LARGO, Fla. (WFLA) — Clearwater Officer Nicolas Paloma is out on bail after detectives said he sexually battered a woman while on-duty.

Investigators said Paloma stopped a female tourist for jaywalking on Clearwater Beach.

They said he told her he wouldn’t cite or charge her in return for sexual favors, and then sexually assaulted her.

Paloma’s neighbor Savannah Alldaffer couldn’t believe it.

“I looked out the window and there were probably 10 cops outside, and I thought it was for some of the other neighbors,” she said. “When he walked out of his house and ended up being the one being arrested and they swarmed him, I was really caught off guard.”

“It was very out of character because I’ve talked to him a handful of times, and I never pegged him as someone who would not only put their job at risk, but use that kind of power,” she continued.

Photo provided by the Pinellas County Jail

We reached out to the State Attorney’s Office. They had no comment due to the active case, but Criminal Defense Attorney Roger Futerman told 8 On Your Side he is formally representing Paloma and provided the following statement:

“The lunacy of the allegation is that a grown woman is going to allow herself to be raped, rather than given a citation for jaywalking, is just nonsensical. My client will be offering to take both a polygraph test and a voice stress detector test to clear his name at the appropriate time. This case should be dropped by the state.”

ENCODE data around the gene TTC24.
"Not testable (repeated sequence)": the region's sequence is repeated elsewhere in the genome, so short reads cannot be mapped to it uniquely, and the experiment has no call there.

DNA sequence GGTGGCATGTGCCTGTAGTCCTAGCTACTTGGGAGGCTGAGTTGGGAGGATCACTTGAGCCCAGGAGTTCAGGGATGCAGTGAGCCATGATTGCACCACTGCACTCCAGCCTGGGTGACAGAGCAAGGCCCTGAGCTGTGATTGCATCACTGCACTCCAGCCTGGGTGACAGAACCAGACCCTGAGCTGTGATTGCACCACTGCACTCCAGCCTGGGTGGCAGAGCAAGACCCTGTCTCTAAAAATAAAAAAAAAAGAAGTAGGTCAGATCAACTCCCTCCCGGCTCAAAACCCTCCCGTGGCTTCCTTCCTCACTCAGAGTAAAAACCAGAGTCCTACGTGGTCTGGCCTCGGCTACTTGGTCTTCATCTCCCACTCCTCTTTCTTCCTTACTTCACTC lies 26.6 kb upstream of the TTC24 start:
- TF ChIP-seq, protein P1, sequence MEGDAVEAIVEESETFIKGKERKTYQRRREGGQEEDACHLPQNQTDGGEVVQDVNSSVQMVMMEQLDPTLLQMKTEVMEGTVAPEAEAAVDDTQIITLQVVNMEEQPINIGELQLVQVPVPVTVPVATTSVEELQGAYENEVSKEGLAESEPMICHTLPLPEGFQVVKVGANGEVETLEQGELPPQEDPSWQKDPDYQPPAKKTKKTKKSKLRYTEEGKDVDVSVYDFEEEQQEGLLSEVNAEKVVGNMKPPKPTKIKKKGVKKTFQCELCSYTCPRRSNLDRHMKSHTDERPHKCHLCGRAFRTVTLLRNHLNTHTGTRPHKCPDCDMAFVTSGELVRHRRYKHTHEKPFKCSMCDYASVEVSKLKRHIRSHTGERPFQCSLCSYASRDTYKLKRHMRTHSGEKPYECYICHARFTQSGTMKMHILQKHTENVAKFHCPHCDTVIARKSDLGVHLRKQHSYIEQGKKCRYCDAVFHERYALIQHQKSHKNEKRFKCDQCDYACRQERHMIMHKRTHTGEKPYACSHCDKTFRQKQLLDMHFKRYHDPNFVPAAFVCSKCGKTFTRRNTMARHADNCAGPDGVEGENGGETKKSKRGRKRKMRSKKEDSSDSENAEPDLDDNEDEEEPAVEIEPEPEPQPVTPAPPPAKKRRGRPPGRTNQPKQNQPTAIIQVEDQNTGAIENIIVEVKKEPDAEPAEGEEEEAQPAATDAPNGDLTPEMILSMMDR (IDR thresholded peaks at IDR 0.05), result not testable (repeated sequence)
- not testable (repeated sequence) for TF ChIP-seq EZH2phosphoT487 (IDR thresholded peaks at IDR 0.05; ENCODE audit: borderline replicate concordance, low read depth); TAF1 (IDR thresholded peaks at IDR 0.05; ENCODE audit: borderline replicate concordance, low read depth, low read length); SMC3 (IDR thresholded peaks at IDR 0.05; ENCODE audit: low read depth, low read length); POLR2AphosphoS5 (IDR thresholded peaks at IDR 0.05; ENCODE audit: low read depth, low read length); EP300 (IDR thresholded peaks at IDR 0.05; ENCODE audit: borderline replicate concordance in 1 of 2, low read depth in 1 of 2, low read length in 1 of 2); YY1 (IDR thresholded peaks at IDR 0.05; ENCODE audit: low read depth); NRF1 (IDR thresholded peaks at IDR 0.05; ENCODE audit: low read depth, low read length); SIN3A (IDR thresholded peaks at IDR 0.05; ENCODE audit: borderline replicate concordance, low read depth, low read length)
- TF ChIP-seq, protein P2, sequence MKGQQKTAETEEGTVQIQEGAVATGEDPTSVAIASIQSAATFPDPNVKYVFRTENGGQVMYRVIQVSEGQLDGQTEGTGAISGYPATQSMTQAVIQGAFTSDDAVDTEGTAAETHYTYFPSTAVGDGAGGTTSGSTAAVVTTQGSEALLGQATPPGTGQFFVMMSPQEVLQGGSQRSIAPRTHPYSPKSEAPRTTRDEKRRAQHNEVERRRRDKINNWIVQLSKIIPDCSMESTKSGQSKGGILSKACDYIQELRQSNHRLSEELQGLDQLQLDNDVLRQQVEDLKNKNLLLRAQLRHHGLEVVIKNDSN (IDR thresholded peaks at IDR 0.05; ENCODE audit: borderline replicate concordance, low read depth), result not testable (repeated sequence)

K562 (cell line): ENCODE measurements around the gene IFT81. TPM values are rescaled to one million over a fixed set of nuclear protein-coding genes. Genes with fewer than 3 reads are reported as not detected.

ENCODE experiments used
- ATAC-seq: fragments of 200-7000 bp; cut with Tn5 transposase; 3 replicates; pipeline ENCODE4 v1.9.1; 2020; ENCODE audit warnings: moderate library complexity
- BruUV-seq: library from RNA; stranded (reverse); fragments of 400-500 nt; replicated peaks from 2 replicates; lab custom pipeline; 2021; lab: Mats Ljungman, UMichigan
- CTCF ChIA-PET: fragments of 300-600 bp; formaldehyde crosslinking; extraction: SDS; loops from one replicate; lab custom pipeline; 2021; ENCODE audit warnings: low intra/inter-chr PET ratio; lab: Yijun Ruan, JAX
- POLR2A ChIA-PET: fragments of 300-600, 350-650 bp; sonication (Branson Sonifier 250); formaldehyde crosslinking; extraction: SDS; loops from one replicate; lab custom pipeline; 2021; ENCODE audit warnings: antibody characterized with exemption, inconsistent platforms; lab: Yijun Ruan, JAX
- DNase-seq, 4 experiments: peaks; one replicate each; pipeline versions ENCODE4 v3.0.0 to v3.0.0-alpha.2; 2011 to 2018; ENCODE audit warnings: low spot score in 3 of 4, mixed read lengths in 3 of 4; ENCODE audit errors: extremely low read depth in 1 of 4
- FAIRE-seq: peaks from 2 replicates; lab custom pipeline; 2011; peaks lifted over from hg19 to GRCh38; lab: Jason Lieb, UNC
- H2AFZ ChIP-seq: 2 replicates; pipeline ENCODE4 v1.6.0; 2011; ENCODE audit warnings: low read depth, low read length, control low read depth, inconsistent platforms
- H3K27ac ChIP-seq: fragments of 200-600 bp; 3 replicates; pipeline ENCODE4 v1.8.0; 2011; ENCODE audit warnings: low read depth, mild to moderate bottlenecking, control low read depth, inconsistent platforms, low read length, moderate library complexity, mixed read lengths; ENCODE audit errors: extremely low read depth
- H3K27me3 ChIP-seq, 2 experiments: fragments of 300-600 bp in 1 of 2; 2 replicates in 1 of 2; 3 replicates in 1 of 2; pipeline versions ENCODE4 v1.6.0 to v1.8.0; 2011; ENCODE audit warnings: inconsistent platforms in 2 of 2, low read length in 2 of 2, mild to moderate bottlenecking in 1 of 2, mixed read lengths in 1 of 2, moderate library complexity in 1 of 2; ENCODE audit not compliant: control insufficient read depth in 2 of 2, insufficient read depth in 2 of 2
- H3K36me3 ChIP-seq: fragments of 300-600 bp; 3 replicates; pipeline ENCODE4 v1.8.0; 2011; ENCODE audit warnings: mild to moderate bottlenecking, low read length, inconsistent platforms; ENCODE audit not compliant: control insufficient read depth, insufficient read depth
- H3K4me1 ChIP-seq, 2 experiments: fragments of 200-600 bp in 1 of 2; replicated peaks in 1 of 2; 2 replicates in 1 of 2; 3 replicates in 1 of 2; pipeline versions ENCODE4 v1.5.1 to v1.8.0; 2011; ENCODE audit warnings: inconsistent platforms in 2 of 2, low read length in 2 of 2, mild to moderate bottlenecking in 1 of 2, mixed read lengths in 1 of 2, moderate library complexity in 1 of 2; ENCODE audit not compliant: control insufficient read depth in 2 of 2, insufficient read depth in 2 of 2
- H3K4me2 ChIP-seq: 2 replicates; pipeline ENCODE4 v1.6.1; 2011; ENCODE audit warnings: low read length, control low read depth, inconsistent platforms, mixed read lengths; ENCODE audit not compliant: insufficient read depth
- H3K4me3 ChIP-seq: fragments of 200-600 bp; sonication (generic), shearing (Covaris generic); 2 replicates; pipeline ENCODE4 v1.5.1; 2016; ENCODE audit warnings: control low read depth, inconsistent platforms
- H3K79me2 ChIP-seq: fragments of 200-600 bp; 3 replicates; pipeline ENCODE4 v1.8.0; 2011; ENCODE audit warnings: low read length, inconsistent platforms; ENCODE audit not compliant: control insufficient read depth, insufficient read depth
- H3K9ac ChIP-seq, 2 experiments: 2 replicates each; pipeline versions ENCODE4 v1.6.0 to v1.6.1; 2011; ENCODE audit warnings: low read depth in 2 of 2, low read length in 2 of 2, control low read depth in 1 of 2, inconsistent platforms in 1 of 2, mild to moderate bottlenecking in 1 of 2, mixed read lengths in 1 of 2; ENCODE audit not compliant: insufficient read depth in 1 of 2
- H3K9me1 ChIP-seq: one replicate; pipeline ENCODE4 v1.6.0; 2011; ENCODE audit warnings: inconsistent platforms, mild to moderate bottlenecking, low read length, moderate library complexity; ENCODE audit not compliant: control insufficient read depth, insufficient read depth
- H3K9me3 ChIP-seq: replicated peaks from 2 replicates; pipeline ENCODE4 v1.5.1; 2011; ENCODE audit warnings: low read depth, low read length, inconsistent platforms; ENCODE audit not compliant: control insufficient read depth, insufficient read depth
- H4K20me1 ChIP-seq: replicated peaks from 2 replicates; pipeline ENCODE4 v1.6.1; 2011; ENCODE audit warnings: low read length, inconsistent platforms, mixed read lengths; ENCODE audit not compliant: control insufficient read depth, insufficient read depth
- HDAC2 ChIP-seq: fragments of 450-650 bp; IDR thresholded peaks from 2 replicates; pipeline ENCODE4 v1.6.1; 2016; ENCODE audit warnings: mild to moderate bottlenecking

Criminal Defense Attorney Roger Futerman

So, how can someone bond out of jail before seeing the inside of a courtroom?

We caught up with Criminal Defense Attorney Bryant Camereno—who is not affiliated with this case—to get answers.

“It’s not unusual to get a bond when you’re first arrested, but it all depends on the circumstances,” he said. “One example would be if law enforcement sees you committing a crime, then they can arrest you.”

“They have probable cause to arrest you if they saw you commit the crime,” he continued. “Depending on the nature of the crime, there’s a bond schedule that says ‘alright for this type of crime bond, it will be this much,’ so law enforcement would write in that amount.”

“When they’re booked, they can just bond out before going through first appearance,” he explained.

But Camareno said it depends not only on the charges at hand, but the evidence.

“I am a little surprised though that there was a bond amount,” he said. “Typically for a crime that serious, it’s been my experience the judge will sign a warrant, but zero bond, so that the first appearance judge can make the determination whether or not to grant a bond and for how much.”

Paloma is on administrative leave as the investigation plays out.